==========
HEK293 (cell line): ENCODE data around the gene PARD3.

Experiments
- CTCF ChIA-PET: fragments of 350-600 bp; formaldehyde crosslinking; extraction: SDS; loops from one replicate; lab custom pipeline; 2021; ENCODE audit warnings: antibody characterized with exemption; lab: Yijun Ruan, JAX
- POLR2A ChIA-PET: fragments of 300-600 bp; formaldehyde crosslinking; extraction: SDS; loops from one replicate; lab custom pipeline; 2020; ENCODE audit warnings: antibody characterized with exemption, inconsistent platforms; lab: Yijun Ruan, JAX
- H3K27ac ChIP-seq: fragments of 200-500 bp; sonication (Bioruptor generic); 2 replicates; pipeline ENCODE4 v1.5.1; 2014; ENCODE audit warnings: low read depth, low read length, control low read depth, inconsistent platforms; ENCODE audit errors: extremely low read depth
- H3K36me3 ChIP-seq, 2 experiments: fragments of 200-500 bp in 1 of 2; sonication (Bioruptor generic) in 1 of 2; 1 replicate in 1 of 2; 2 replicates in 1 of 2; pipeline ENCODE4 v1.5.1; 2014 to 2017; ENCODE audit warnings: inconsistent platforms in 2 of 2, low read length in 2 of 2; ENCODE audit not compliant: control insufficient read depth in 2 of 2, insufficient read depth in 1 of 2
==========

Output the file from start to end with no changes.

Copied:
HEK293 (cell line): ENCODE data around the gene PARD3.

Experiments
- CTCF ChIA-PET: fragments of 350-600 bp; formaldehyde crosslinking; extraction: SDS; loops from one replicate; lab custom pipeline; 2021; ENCODE audit warnings: antibody characterized with exemption; lab: Yijun Ruan, JAX
- POLR2A ChIA-PET: fragments of 300-600 bp; formaldehyde crosslinking; extraction: SDS; loops from one replicate; lab custom pipeline; 2020; ENCODE audit warnings: antibody characterized with exemption, inconsistent platforms; lab: Yijun Ruan, JAX
- H3K27ac ChIP-seq: fragments of 200-500 bp; sonication (Bioruptor generic); 2 replicates; pipeline ENCODE4 v1.5.1; 2014; ENCODE audit warnings: low read depth, low read length, control low read depth, inconsistent platforms; ENCODE audit errors: extremely low read depth
- H3K36me3 ChIP-seq, 2 experiments: fragments of 200-500 bp in 1 of 2; sonication (Bioruptor generic) in 1 of 2; 1 replicate in 1 of 2; 2 replicates in 1 of 2; pipeline ENCODE4 v1.5.1; 2014 to 2017; ENCODE audit warnings: inconsistent platforms in 2 of 2, low read length in 2 of 2; ENCODE audit not compliant: control insufficient read depth in 2 of 2, insufficient read depth in 1 of 2